Cancer treatment is a field where medical experts continue to progress as time goes on, providing better solutions to all types of cancer known to man. Currently, the most recommended method of deterring cancer is through early detection with cancer-focused health screenings. This allows prompt treatment that leads to greater chances of longer-lasting remissions or complete elimination of cancer cells.
Usually, treatments such as chemotherapy involve a direct approach by outright killing cancer cells in the body. However, that is not the case with immunotherapy, another solution that takes a different approach to cancer treatment. Let us share how immunotherapy works and some of the cancers it treats well.
A brief overview of immunotherapy Immunotherapy is a type of cancer treatment that harnesses the naturally potent capabilities of the human immune system. This treatment essentially involves drugs that help bolster a patient’s immune system, making it much more proficient at recognising, targeting, and eliminating cancerous cells in the body. Due to the different approach, immunotherapy can work against most types of cancers.
Apart from the way they function, one main difference between immunotherapy and chemotherapy is that the latter can persist and provide long-lasting protection even after the treatment’s drugs expire from the body. This phenomenon is called “immune memory”, where a patient’s immune system is improved to the point it can recognise and remember the cancer cells they must eliminate. The types of cancer best treated with immunotherapy Although immunotherapy can provide treatment for various kinds of cancer, it is essential to note that not all patients may be eligible for the treatment. This can be due to many factors, such as the cancer cell’s genetic makeup, its overall spread, and its response to previous types of cancer treatment.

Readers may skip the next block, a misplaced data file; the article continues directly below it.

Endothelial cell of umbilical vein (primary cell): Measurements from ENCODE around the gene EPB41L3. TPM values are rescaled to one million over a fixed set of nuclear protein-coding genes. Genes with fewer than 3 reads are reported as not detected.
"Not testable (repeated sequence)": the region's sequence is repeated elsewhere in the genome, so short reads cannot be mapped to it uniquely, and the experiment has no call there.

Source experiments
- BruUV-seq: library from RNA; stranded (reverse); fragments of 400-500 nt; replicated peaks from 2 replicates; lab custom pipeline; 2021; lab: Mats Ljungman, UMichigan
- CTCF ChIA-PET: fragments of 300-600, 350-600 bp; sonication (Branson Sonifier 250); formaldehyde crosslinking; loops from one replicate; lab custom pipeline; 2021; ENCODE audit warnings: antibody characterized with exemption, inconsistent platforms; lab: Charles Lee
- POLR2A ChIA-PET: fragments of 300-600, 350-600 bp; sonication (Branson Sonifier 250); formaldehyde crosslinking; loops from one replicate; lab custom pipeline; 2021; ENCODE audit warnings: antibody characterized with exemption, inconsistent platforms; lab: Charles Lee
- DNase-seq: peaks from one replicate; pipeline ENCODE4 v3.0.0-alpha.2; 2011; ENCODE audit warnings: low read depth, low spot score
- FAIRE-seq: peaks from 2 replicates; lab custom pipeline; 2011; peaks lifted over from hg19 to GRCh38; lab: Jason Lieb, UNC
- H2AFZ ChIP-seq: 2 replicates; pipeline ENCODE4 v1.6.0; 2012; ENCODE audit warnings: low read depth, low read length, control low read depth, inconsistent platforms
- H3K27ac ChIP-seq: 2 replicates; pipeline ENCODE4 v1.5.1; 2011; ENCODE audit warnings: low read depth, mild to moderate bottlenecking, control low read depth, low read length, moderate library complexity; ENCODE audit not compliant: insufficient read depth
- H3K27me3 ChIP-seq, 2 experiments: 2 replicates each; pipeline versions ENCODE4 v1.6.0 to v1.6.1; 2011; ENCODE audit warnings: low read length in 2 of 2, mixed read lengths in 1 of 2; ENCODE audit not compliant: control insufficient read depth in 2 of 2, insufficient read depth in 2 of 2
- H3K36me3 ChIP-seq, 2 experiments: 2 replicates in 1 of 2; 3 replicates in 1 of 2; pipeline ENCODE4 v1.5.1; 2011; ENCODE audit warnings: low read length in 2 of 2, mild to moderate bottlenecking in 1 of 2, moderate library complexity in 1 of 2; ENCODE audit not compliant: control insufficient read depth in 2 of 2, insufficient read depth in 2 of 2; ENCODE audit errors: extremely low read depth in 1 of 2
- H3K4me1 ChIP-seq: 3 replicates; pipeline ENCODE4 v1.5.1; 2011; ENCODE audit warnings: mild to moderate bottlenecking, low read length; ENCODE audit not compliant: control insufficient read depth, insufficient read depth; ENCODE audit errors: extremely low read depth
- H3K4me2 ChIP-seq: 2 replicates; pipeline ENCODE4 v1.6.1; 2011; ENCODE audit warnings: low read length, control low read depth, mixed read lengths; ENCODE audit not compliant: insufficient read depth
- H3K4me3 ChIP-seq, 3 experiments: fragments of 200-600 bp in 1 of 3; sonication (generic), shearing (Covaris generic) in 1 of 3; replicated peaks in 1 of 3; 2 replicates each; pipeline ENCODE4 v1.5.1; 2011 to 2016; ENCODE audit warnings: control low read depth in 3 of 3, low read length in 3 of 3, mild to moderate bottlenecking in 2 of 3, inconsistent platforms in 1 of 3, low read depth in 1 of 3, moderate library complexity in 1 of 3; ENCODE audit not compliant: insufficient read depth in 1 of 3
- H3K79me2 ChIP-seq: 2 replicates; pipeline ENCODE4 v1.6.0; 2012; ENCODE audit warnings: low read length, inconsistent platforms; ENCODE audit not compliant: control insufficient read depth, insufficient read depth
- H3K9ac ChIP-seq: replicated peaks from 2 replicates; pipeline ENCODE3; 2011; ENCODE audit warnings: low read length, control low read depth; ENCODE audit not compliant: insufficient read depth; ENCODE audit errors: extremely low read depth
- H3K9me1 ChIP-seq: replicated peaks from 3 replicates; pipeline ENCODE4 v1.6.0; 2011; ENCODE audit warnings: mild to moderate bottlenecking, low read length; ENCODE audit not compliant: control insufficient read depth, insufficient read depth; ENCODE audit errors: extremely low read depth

These factors and more determine if and when immunotherapy can be a part of a patient’s standard cancer treatment path. Leukaemia Immunotherapy has become incredibly prominent in treating blood-related cancers and diseases like leukaemia. One such form of immunotherapy that works best is a stem cell transplant, where a donor’s blood-making cells endow a patient with a new and improved immune system that is far more effective at fighting the disease.
Adoptive cell therapy is another immune-based solution targeting adult acute lymphoblastic leukaemia (ALL). In this treatment, patients are infused with genetically enhanced T cells (a part of the immune system that targets specific foreign particles) that mount an effective and powerful attack against tumour cells. Melanoma Immunotherapy made its first breakthrough treating metastatic melanoma, a type of skin cancer. Today, a range of immunotherapy treatments are approved for treating subsets of patients diagnosed with advanced melanoma.
Studies have revealed that using immunotherapy allows for a 50% chance of survival in the long term. While using a mix of drugs, such as the anti-PD-1 and the CTLA-4 antagonist ipilimumab combination, can raise the 5-year survival rates above 50%, the method is considered highly toxic.
As a result of this breakthrough, treating melanoma has changed for the better by increasing the survival rate of patients with metastatic melanoma. Kidney cancer Immunotherapy has been used to treat kidney cancer for more than a decade. The first indication that immunotherapy has proven to be effective for kidney cancer is the spontaneous regressions from patients that had their tumours surgically removed.